JR: And the red-lipsticked chameleon? You use animals quite a bit – a toad in the election paintings, many different monkeys – and sometimes they are quite symbolic.
MA: No one has noticed that! I don’t think anyone has told me before that they’ve seen the chameleon. Yes, I use animals. Sometimes they are just animals, but, for sure, their significance shifts depending on the context. They certainly play a big part in my painting and they’re part of the art I grew up with. Animals were often used in East African art.
Michael Armitage, Baboon, 2016. Oil on Lubugo bark cloth, 150 x 200 cm. Installation view. Photo: Juliet Rix.
JR: Looking at Baboon (2016) [a baboon lounging on its back with a huge bunch of bananas balanced on its groin], I did wonder whether you thought that, if you were not of black African heritage, this image might be misread?
MA: It has been misread! If somebody sees it that way, that’s not my Baboon, that’s their Baboon. I can’t take responsibility for everyone’s thoughts.
JR: What are your plans for the future? What’s next?
MA: I’m opening a show in a couple of weeks in Copenhagen, Account of an Illiterate Man, then I have a series of group shows, and I’m working towards a solo show next year. At the NCAI, we’ll be opening a solo show of Sane Wadu, then the Mwili, Akili Na Roho room, when it finishes at the RA, will form part of a bigger exhibition, in our space in Nairobi.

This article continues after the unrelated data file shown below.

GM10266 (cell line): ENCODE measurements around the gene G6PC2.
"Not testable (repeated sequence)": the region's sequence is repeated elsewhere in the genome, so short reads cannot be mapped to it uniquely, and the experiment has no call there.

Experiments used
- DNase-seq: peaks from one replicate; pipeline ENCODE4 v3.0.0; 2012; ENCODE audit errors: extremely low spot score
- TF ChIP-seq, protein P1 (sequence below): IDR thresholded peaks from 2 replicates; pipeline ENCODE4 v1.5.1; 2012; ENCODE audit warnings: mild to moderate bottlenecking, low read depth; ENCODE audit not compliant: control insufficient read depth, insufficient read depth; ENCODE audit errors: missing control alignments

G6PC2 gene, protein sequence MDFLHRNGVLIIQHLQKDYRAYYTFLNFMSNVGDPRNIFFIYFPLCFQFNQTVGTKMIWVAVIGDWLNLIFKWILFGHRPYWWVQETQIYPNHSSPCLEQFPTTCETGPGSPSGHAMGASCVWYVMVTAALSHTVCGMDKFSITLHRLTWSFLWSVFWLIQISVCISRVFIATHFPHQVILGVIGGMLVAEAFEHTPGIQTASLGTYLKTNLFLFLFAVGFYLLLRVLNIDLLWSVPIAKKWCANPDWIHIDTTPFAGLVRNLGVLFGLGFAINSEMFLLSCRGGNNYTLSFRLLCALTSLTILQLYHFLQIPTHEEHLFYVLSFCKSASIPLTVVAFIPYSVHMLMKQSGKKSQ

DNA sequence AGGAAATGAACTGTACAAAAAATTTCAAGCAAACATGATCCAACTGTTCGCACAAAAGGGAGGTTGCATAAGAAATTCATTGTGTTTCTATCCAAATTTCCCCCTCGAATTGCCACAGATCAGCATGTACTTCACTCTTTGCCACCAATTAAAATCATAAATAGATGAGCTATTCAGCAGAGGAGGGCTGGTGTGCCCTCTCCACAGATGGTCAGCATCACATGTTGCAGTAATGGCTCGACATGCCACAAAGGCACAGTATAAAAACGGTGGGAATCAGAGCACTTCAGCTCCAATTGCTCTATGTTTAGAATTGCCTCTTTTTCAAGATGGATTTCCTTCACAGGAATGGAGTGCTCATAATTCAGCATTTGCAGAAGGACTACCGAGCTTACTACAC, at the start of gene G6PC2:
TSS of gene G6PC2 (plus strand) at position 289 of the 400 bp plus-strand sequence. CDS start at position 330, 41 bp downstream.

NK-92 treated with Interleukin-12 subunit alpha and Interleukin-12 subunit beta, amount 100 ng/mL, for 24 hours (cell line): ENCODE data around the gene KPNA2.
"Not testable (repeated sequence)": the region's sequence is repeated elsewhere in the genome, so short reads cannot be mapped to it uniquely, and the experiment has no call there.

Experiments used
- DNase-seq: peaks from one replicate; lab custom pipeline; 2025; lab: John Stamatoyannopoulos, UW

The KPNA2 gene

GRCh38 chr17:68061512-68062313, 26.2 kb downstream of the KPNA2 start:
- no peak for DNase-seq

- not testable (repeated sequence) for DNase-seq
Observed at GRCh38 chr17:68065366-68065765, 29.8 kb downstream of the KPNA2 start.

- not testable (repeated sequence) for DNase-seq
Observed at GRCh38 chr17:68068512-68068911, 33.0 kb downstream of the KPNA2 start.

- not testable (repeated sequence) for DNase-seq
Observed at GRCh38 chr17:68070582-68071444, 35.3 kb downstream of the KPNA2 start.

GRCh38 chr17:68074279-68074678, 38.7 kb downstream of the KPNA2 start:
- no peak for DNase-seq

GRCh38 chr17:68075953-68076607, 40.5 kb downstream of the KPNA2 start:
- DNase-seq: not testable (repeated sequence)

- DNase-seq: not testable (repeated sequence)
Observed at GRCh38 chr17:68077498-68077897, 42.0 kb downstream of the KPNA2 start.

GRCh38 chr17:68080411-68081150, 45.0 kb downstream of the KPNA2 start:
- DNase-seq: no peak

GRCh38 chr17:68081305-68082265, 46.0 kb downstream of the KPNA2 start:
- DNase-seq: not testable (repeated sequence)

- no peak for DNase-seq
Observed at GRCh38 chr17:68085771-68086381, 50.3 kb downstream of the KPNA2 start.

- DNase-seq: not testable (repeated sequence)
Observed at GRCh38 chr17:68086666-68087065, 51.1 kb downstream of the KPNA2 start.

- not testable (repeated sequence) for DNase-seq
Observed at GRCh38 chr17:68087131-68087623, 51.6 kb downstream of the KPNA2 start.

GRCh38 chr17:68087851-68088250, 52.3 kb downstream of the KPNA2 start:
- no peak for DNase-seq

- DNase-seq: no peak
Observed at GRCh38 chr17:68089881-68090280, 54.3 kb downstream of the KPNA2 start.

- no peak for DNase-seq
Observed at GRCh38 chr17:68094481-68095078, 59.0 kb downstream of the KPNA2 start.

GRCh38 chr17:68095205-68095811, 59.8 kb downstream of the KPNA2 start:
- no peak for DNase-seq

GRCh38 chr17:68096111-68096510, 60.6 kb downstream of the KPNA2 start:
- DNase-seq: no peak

JR: That sounds like a very busy couple years. I think I see why the lockdowns were a useful time to just paint.
MR: The painting is what I enjoy. The annoying thing is having a telephone (it’s ringing). It’s making time for everything else that’s hard; I will always make the time to paint.
There is good reason this month in London to revisit Cranach. Last year saw the Courtauld Institute steal a march: this is all the more notable because before these two exhibitions there had never been a Cranach show here.
The John Bellany Odyssey - paintings from Italy, China and the Tsunami
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Awakenings: Zen Figure Painting in Medieval Japan
Awakenings: Zen Figure Painting in Medieval Japan, edited by Gregory Levine and Yukio Lippit, accompanies a major exhibition of medieval Chinese (Chan) and Japanese (Zen) figure paintings held at Japan Society in New York City (28 March-17 June 2007).* Like the exhibit - the first survey of medieval Zen figure painting by a US museum in more than thirty years - the catalogue is an important component in recent study and critical debate of the history, function and characteristics of such works created during this pivotal period in the development of institutional Zen in Japan.